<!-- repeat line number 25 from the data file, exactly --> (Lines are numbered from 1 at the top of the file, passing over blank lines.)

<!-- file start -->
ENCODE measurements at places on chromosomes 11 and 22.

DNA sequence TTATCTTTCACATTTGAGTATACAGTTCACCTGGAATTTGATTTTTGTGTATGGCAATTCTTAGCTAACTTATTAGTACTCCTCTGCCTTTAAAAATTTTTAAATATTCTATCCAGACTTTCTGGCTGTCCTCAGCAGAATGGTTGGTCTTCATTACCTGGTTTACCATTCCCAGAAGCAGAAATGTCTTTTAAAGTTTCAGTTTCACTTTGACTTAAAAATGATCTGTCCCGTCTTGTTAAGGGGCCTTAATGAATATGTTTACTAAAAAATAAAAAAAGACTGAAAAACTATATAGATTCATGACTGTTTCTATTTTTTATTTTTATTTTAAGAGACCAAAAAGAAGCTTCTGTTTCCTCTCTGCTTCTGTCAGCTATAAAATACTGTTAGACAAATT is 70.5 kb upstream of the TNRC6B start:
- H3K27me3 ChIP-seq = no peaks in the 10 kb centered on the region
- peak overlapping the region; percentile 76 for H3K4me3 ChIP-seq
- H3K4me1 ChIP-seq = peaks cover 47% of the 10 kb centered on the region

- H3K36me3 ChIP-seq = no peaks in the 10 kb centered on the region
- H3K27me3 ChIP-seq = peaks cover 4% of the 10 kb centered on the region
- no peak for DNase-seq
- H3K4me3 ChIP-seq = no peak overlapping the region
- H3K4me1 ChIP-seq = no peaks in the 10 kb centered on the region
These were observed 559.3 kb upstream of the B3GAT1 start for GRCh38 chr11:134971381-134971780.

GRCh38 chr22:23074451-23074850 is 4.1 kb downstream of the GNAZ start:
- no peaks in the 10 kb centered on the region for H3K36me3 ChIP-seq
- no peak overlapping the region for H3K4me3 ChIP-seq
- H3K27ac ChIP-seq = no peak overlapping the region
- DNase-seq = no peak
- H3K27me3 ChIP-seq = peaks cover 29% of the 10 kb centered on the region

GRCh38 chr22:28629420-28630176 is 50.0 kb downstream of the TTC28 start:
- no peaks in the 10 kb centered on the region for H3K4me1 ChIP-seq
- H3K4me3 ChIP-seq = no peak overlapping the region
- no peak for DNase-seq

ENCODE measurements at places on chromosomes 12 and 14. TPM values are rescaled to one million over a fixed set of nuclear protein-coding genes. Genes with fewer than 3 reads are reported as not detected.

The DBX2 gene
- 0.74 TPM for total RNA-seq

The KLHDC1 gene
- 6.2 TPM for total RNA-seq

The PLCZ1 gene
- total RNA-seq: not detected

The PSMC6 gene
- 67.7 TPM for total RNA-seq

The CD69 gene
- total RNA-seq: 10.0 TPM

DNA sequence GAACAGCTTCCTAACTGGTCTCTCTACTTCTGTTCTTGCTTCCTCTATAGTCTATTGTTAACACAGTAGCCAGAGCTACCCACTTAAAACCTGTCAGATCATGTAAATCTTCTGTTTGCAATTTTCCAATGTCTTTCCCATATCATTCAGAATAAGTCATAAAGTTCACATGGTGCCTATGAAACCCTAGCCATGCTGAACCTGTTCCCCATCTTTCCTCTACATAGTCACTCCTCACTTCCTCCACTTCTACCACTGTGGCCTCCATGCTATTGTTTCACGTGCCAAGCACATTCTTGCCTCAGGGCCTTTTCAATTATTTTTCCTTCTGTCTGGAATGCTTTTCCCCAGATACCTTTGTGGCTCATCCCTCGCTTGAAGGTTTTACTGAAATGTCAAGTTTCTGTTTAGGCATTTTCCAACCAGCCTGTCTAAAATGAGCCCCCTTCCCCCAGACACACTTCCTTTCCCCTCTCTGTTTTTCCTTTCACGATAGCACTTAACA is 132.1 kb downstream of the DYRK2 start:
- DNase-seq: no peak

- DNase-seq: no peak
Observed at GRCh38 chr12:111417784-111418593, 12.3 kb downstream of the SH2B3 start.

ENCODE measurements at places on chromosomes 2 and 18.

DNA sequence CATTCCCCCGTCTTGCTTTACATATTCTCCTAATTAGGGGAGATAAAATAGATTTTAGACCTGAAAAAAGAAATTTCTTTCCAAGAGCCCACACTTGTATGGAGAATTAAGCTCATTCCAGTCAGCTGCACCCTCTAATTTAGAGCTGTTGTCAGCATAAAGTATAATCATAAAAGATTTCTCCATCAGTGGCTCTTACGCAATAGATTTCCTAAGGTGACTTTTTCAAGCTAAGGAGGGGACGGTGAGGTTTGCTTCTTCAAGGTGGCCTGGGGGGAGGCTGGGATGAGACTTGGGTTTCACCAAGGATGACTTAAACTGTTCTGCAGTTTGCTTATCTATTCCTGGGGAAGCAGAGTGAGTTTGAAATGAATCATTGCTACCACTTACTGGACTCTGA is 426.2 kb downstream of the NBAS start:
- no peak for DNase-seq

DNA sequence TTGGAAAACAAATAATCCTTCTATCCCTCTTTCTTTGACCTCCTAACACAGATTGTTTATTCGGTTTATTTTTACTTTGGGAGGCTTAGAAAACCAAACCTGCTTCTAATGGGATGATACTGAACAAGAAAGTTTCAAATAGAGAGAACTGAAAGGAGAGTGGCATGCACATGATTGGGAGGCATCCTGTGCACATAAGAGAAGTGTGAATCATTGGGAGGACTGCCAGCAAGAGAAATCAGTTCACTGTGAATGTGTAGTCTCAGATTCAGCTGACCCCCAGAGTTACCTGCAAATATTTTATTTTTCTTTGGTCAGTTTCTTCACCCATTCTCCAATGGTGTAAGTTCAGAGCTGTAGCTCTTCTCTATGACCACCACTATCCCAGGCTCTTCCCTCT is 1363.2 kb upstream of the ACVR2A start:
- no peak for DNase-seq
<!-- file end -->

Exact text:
The KLHDC1 gene